Of the $787 billion federal stimulus bill passed in 2009, more than $3.4 billion was targeted at modernizing the nation’s electricity transmission and distribution systems and promoting investments in Smart grid technologies. That’s great news, considering that the central framework of the nation's electrical grid was established in the late 19th century and is now technologically outdated. It is no longer capable of addressing the unique demands and challenges of a next-generation power infrastructure.
The transition to a smart grid will enable utilities to have transparency into and better manage power distribution, while giving customers the ability to control electricity consumption and costs. But on the flip side, the transition to a smart grid will not be easy. Utilities will see millions of data transactions each day and the information coming in will be vastly more complex than the output of analog meters.
Of course, any new technology meets healthy skepticism. Utilities are unsure of the path forward and find themselves wondering how they will manage all of this new data. In fact, according to a March 2010 Microsoft (News - Alert) Worldwide Utility Industry Survey, only eight percent of utilities have actually completed their smart grid technology implementations while only 37 percent have projects underway. More than half haven’t yet started.
But even in light of this dilemma, the transition to a smart grid seems to be inevitable. So, as utilities gear up for this important transition, they need to understand how it will impact a critical segment of energy users – data center managers.
Data centers use a significant amount of energy. According to the U.S. Environmental Protection Agency, data centers account for 1.5 percent of total U.S. electricity consumption at a cost of $4.5 billion annually, an amount that is expected to almost double over the next five years.
For data centers, the development of a smart grid promises a number of benefits, including greater control of power consumption, energy efficiency, and cost reductions. It also will create a new layer of data to support critical decision making about energy usage.
Here are a few thoughts and suggestions on how utilities can work with these large users of electricity and use smart grid capabilities to provide extra value for data center managers.
Time-of-Use Rate Information to Control Energy Costs
Data center managers expect enhanced time-of-use rate information. Utilities need to tell them how they’re going to work with large energy consumers to make the best use of this information to manage energy costs.
Data center managers want to know what they can expect from demand-response functions. Critical facilities cannot go down at any time. The ultimate goal would be to work with utilities to turn off or shed designated, non-critical loads if certain conditions exist or during peak demand times. For example, the utility would alert the facility if the rate of electricity increases to a certain level. The building automation system that controls most elements of the facility (BAS) would then shed load by taking predetermined actions, such as shutting down non-critical services, or aggregating applications on fewer servers to reduce energy consumption at the expense of performance. Such actions may be necessary to meet demand-response commitments. Few data centers have this capability today, but we can expect to see products and services to support such functions in the coming years. Alternatively, local power generation could be used to reduce utility power consumption, since most large data centers have backup generators.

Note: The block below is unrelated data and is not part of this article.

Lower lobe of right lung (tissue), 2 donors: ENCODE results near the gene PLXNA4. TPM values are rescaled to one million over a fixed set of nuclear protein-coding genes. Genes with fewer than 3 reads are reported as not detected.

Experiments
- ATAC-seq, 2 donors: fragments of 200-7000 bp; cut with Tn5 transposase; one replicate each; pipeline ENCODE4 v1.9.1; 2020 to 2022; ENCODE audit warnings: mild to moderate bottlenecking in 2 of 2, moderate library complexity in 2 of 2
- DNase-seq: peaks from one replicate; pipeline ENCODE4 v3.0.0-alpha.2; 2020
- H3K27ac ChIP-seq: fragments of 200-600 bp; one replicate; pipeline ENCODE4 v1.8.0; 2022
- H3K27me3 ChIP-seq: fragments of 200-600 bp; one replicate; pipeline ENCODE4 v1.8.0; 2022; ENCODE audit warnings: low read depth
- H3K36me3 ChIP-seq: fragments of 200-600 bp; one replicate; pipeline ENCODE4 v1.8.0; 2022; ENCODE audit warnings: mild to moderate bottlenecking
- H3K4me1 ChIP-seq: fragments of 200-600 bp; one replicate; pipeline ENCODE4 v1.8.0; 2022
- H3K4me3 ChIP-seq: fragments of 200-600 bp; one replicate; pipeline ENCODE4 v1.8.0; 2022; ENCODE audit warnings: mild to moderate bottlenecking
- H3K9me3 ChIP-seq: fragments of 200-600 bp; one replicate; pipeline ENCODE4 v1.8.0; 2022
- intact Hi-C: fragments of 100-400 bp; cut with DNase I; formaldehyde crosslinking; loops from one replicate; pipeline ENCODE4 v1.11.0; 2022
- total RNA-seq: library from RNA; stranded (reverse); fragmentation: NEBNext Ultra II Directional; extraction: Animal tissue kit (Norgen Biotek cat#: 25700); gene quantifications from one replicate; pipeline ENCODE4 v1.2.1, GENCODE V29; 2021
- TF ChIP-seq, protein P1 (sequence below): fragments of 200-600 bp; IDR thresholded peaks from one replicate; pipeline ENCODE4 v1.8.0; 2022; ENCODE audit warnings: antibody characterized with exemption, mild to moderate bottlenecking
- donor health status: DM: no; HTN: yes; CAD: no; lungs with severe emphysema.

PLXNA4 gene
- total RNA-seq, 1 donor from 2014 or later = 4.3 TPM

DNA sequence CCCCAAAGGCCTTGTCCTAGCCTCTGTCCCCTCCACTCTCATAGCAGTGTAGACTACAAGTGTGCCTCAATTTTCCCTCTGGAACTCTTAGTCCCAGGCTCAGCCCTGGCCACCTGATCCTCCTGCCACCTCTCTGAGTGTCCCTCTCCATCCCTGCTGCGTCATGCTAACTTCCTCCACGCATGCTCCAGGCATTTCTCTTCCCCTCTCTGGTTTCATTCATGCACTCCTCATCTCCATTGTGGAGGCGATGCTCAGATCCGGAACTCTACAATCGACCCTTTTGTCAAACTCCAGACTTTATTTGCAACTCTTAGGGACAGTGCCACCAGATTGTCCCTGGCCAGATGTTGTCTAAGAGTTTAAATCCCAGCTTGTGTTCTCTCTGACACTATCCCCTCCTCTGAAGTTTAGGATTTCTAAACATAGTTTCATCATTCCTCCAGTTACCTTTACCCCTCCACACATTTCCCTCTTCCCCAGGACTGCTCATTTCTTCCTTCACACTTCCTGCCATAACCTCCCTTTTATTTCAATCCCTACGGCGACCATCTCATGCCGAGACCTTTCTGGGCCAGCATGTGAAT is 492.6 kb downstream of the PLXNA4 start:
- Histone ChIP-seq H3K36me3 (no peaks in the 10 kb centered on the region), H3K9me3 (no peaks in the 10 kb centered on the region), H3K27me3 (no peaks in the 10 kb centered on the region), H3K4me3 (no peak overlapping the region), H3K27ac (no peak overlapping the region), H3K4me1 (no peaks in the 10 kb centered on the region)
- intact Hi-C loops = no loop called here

According to the U.S. Department of Energy, “More blackouts and brownouts are occurring due to the slow response times of mechanical switches, a lack of automated analytics, and ‘poor visibility’ – a ‘lack of situational awareness’ on the part of grid operators.” Data center managers want to know how utilities will use smart grid functions to improve reliability. One idea is that utilities could provide warnings when the grid is stressed so data centers can take the necessary action to maintain uptime.
Alternative Energy Sources
Data center managers are looking at alternative energy sources, such as renewable and distributed generation. The motivation for doing this is both cost-driven and a commitment to social responsibility. For example, Emerson (News - Alert) Network Power is working with a company that has installed a 100 kW photovoltaic array on the roof of the Emerson data center in St. Louis to convert the power generated by the array for use in meeting facility power demand. It would be helpful for data center managers to know utilities’ expectations from large energy consumers as they increase the use of renewable energy sources.
As large consumers of energy, IT departments have a lot to gain from the transition to a smart grid, as it will introduce more powerful information to power-usage decision making. As such, utilities will benefit from knowing what data center managers and IT departments are expecting as a smart grid becomes a reality. The transition will not be without challenges, but it will result in dramatic economic and environmental benefits, which is a win for everyone.TMCnet publishes expert commentary on various telecommunications, IT, call center, CRM and other technology-related topics. Are you an expert in one of these fields, and interested in having your perspective published on a site that gets several million unique visitors each month? Get in touch.
Edited by Erin Monda